- Ramzi Allen Alafandi
Green Hydrogen to Make A Move North From Sunny Spain
Abu Dhabi sovereign wealth fund and US private equity firm owned Spanish oil and gas firm, Cepsa, as well as the port of Rotterdam in the Netherlands have agreed to create a green hydrogen corridor to transport carbon-free fuel from the sunny reaches of Spain to the industrial core of northern Europe. “The agreement accelerates the decarbonization of heavy industry and maritime transport and supports Europe’s energy independence and security,” according to a joint statement. A memorandum of understanding (MoU) for the project has been signed by both sides.
CEO of Cepsa Maarten Wetselaar said last month's deal aimed to link the solar potential of southern Europe with the energy needs of northern Europe. Because of its ports, wind, and sun, southern Spain is a great place to manufacture green hydrogen for both domestic consumption and export. By 2030, the EU anticipates yearly usage of 20mn tonnes of green hydrogen under the REPowerEU program to reform the union's energy sector, of which it claims half should be generated within the bloc. That can only be done cost-effectively if the majority of production takes place in southern Europe, where renewable power is abundant and relatively inexpensive. Westelarr cites the first initiative to connect south Spain, a potential centre for inexpensive green hydrogen generation, with Rotterdam, a key industrial hub in northern Europe, as emblematic of the rapid progress the EU is making on its green agenda.
Westelaar has established a new plan to transition the Spanish conglomerate away from fossil fuels and toward renewable energy sources, and he has pledged to spend at least €5 billion (about 60% of the conglomerate's total capital expenditure) on low-carbon business initiatives by 2030. Andalusia, in southern Spain, is slated to become a major hub for Europe's generation of renewable hydrogen as part of this initiative. Cepsa wants to add another 7GW of solar and wind power to the grid in the area, bringing its total renewable electricity output capacity to 8GW.
Clean hydrogen is created by an electrolysis technique that uses renewable electricity to separate the hydrogen from the oxygen in water. Hydrogen, called a "versatile energy carrier" by the International Energy Agency, may be utilized in several areas and sectors. Burning the fuel releases energy but produces no carbon emissions, making it a promising candidate for decarbonizing the global energy system and facilitating the long-distance transmission of renewable electricity. However, even though dozens of projects are in the works all around the world, just a handful are now in operation, and some experts are still skeptical as to whether or not production can be made economically and at scale.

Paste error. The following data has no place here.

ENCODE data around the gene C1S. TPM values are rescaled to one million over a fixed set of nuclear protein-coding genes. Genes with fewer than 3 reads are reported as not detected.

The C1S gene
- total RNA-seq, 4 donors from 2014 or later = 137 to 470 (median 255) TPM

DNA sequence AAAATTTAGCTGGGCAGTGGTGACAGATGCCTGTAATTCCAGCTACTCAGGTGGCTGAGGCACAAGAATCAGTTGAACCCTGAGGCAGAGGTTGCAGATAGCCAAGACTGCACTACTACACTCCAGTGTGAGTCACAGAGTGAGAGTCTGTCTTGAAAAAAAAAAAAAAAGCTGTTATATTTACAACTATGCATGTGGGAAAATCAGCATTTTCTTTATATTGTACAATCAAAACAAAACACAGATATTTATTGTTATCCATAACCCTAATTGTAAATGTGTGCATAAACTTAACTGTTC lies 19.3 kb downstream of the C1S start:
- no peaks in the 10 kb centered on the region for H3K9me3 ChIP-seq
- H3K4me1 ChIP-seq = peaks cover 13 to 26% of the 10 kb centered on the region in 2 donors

The European Commission supports the initiative and has called for the installation of 40 GW of renewable hydrogen electrolyzers in the EU by 2030. President Ursula von der Leyen of the Commission advocated for hydrogen use in her State of the Union address last month. Von der Leyen, in statements published on the website, suggested that hydrogen may be a turning point for Europe, and there is a need to expand the hydrogen economy beyond a small subset of the market. She called for a 2030 objective to create 10 million tons of renewable hydrogen in the EU, annually.
In order to close the investment gap and link future supply and demand, she argued, "we must develop a market maker for hydrogen." Because of this, von der Leyen has announced plans to create a European Hydrogen Bank. It is believed that this would allow investments of 3 billion euros (about $2.91 billion) to help the hydrogen industry develop in the future. According to one EC source, hydrogen wasn't really evaluated as a practical energy source until quite recently. It was too expensive, difficult to implement, and impractical to scale. Now it's an integral part of Europe's plan to become energy independent.
As of 2027, Cepsa expects to begin sending green hydrogen to Rotterdam from the Spanish port of Algeciras via a process of turning it into methanol or ammonia. Rotterdam, currently Europe's largest port for imports of crude oil, processed goods, and coal, representing 13% of the continent's energy consumption, plans to play the same role for renewable energy by using the hydrogen locally or piping it to industrial clusters. OCI, a Dutch chemical firm, is increasing the size of its ammonia import terminal in Rotterdam, while Shell is constructing Europe's largest hydrogen electrolyser within the same city. Companies such as BP and energy broker Gunvor have also expressed their intentions to build out the city's green hydrogen infrastructure.
By 2050, it is expected that 20 million tonnes of green hydrogen will flow through Rotterdam, of which 2 million tonnes could be produced locally. If all of Rotterdam's green hydrogen projects in development succeed, the city will produce 600,000 tonnes per year by 2030, and import 4 million tonnes, representing roughly 25 per cent of the EU's forecast demand. The port was seeking to attract infrastructure-supporting enterprises by leasing land for electrolysis, assisting with the installation of hydrogen pipelines and advocating for the establishment of the necessary government rules and subsidy programs.